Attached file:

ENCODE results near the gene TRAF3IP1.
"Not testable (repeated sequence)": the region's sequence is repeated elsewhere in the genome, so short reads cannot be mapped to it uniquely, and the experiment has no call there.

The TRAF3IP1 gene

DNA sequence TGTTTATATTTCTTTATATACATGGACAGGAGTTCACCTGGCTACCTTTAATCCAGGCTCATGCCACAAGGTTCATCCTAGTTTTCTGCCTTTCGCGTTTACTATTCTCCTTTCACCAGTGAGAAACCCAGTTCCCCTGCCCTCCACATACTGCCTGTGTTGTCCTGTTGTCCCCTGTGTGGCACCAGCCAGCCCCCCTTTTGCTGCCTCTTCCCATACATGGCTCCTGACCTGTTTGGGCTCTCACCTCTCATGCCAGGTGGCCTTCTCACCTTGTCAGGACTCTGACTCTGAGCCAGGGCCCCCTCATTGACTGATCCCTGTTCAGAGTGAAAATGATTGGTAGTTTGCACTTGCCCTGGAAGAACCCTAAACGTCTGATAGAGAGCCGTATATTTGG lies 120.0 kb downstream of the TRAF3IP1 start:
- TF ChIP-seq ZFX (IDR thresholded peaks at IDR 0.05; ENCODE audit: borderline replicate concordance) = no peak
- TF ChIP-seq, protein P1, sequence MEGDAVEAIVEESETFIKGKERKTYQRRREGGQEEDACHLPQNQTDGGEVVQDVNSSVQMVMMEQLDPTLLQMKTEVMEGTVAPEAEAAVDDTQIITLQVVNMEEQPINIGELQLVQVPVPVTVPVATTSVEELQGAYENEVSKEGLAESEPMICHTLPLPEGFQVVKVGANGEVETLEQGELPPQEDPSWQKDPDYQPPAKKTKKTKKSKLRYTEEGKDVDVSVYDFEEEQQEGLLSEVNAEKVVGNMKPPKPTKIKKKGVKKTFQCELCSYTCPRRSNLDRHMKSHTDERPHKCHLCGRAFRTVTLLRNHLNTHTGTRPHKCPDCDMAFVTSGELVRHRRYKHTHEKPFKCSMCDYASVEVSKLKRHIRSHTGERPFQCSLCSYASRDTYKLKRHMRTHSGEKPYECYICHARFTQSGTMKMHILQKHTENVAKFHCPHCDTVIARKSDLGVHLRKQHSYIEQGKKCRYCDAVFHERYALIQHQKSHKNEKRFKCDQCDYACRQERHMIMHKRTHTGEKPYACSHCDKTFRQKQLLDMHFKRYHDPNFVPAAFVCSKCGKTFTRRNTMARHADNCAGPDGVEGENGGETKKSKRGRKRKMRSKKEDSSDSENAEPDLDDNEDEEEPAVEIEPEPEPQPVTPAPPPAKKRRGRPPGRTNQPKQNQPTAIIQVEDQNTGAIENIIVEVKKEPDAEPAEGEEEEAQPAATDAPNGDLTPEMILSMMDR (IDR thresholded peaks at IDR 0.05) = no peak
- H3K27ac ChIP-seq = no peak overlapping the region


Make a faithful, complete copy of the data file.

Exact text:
ENCODE results near the gene TRAF3IP1.
"Not testable (repeated sequence)": the region's sequence is repeated elsewhere in the genome, so short reads cannot be mapped to it uniquely, and the experiment has no call there.

The TRAF3IP1 gene

DNA sequence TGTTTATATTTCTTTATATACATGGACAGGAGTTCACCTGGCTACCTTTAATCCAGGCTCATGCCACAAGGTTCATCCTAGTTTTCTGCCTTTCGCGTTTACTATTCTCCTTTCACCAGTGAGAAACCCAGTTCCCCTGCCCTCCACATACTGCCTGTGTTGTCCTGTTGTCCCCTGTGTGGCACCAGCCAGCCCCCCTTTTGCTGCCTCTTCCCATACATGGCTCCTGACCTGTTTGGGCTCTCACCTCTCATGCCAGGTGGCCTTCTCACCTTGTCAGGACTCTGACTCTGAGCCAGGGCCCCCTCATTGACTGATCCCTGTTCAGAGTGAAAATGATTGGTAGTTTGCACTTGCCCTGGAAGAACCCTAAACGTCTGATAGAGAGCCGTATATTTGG lies 120.0 kb downstream of the TRAF3IP1 start:
- TF ChIP-seq ZFX (IDR thresholded peaks at IDR 0.05; ENCODE audit: borderline replicate concordance) = no peak
- TF ChIP-seq, protein P1, sequence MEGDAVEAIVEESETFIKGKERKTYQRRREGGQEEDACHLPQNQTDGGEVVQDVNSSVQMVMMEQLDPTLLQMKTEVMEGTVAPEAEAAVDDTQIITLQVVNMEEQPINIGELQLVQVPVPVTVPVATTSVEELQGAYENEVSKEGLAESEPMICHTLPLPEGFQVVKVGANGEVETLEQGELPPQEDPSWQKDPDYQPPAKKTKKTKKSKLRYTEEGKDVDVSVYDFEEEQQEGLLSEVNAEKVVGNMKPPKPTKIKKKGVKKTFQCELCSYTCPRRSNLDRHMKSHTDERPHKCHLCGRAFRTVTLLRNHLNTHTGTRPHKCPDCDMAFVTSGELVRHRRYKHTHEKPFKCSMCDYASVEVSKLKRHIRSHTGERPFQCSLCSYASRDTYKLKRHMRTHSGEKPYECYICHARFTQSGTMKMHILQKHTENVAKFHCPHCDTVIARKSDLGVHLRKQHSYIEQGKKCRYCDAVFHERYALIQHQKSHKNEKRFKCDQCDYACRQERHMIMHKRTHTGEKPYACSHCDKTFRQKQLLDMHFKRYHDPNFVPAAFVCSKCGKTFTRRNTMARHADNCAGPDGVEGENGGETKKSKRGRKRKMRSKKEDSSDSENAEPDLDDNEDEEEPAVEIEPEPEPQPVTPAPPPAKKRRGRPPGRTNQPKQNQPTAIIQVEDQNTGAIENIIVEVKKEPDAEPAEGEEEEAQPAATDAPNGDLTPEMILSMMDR (IDR thresholded peaks at IDR 0.05) = no peak
- H3K27ac ChIP-seq = no peak overlapping the region